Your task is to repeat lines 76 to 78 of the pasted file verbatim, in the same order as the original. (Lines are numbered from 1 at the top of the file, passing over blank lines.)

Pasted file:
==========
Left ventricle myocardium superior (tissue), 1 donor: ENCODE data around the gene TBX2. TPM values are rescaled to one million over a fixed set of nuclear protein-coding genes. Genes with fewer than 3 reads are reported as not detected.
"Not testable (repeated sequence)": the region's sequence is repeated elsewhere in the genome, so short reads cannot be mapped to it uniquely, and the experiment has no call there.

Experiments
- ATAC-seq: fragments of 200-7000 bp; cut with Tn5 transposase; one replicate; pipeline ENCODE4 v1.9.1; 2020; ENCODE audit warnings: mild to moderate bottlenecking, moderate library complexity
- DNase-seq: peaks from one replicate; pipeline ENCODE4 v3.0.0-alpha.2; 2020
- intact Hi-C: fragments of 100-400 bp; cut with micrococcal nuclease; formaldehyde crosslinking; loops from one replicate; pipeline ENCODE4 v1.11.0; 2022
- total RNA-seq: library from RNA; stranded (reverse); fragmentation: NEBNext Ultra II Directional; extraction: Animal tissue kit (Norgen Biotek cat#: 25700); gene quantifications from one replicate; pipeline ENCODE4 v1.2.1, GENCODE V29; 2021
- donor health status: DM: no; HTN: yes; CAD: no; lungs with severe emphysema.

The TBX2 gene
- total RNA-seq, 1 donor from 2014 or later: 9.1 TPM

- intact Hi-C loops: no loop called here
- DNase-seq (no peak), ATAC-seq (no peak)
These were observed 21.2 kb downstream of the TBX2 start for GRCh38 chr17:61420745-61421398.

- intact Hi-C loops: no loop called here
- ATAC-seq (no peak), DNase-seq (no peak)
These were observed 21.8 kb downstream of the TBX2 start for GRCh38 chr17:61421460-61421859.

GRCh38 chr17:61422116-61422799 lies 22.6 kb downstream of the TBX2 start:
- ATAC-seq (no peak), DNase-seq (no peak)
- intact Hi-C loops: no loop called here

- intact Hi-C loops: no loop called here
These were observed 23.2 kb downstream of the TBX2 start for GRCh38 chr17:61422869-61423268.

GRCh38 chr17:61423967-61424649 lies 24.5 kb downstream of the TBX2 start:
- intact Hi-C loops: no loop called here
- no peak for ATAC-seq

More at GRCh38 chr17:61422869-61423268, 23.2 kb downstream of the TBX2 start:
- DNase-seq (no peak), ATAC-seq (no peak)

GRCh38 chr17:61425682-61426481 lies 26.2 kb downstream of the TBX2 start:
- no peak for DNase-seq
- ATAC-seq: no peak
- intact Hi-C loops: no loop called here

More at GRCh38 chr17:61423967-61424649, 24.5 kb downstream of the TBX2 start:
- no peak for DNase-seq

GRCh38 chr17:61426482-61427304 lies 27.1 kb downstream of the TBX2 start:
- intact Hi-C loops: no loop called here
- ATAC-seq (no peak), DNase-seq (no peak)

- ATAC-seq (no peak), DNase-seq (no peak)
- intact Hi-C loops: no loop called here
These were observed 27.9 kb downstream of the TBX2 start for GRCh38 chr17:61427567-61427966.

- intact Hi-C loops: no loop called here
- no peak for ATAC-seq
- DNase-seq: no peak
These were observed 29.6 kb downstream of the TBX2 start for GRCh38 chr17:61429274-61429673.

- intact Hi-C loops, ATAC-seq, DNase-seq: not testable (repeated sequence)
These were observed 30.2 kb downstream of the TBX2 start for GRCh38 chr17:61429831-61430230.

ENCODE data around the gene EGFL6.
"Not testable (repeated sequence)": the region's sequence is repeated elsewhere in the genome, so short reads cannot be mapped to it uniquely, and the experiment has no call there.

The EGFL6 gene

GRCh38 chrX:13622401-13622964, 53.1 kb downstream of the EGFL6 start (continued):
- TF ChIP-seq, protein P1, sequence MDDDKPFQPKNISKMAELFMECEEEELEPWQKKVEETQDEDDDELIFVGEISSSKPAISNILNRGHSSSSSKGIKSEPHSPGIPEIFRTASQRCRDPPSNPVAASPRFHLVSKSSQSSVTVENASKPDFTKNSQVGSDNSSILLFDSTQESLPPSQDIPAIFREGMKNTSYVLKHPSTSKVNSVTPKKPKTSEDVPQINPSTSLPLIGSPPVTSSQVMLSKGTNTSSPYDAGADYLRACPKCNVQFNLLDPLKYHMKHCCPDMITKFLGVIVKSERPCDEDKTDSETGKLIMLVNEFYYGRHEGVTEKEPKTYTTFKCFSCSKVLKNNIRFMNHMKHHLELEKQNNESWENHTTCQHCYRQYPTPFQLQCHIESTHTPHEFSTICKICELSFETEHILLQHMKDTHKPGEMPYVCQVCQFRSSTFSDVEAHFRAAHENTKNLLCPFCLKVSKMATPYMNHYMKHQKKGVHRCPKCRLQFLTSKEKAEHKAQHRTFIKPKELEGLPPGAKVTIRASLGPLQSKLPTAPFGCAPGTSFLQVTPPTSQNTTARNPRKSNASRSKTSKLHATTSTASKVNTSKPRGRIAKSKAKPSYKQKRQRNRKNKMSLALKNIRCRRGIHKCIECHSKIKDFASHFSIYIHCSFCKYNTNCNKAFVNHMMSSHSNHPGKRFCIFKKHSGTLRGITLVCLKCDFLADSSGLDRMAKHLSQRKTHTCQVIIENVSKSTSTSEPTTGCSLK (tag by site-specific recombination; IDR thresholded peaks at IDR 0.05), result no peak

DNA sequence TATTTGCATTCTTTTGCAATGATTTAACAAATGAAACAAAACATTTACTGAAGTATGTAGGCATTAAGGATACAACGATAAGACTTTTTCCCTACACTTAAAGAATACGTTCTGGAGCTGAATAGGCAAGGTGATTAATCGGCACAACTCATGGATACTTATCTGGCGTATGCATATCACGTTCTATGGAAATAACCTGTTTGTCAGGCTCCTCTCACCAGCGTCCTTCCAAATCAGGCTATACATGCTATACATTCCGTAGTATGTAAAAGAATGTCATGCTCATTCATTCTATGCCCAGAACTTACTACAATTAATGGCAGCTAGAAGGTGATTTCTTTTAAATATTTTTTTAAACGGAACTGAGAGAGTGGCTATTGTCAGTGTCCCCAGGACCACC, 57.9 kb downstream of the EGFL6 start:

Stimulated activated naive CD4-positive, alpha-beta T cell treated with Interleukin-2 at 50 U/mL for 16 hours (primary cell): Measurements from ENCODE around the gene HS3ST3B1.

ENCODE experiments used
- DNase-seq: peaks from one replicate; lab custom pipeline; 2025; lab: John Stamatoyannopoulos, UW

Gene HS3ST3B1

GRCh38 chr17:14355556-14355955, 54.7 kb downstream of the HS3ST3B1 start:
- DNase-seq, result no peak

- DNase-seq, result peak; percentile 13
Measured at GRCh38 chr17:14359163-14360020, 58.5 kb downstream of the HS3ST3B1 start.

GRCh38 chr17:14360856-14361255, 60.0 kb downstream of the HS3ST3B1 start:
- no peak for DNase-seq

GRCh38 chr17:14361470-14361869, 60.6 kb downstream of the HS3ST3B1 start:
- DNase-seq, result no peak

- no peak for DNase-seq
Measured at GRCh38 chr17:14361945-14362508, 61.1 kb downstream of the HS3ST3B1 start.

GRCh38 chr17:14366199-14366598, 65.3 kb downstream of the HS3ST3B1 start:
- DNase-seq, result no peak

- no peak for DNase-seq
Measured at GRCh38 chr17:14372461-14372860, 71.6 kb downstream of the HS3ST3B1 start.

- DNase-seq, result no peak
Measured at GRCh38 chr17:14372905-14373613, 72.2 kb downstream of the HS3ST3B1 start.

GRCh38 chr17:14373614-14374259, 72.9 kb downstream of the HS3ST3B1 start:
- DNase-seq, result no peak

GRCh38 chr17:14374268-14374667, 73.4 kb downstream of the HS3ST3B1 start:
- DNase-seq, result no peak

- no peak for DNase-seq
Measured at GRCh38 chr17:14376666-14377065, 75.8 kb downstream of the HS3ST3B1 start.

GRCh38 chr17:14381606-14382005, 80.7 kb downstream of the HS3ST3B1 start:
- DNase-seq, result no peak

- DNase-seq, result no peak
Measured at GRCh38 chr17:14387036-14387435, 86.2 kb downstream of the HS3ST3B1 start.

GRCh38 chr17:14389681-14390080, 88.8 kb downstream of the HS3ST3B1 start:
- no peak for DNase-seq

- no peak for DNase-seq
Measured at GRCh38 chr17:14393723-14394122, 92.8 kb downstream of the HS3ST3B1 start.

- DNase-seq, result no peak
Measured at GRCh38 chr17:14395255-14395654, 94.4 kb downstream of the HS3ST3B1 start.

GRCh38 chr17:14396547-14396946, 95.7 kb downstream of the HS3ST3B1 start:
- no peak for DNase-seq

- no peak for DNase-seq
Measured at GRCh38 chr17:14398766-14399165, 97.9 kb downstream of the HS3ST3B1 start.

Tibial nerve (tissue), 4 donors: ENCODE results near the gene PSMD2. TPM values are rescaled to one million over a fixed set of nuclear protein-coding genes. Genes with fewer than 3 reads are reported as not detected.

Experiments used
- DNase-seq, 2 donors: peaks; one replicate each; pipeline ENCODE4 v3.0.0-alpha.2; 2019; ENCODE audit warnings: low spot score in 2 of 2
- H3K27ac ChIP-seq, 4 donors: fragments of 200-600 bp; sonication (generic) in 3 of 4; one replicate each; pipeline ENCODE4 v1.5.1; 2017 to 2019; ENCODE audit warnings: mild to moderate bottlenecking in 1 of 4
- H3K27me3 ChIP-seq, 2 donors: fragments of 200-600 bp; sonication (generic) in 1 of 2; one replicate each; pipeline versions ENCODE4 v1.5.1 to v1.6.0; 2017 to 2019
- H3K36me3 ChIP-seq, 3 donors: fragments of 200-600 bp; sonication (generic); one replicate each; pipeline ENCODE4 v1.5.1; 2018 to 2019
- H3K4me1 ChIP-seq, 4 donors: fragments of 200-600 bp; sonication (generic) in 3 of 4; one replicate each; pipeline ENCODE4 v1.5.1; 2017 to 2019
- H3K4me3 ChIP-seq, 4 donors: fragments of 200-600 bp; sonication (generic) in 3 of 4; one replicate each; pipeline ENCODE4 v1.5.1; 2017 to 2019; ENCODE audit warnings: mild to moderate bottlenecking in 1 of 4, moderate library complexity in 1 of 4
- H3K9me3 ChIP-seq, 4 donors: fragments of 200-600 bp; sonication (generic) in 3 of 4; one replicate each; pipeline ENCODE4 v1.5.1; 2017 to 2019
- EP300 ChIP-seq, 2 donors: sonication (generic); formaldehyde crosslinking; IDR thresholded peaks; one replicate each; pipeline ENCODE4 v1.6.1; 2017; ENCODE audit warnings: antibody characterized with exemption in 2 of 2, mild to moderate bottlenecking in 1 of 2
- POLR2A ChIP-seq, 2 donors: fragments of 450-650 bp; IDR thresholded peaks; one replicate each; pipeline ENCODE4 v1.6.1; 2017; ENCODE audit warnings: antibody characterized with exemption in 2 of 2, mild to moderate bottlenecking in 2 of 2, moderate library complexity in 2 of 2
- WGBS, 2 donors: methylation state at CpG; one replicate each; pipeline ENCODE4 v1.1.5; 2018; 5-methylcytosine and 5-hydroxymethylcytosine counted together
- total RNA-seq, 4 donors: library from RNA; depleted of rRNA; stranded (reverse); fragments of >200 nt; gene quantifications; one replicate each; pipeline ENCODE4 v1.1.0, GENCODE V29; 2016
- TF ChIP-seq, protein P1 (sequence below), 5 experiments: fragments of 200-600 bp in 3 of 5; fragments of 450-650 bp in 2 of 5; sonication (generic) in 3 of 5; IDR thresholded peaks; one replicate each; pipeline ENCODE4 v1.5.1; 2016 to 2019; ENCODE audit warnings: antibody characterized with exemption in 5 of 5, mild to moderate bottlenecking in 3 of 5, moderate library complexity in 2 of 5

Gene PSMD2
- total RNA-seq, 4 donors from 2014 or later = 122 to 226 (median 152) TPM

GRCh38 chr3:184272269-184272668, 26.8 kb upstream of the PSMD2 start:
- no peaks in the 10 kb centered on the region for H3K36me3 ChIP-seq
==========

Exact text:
Measured at GRCh38 chr17:14376666-14377065, 75.8 kb downstream of the HS3ST3B1 start.

GRCh38 chr17:14381606-14382005, 80.7 kb downstream of the HS3ST3B1 start:
- DNase-seq, result no peak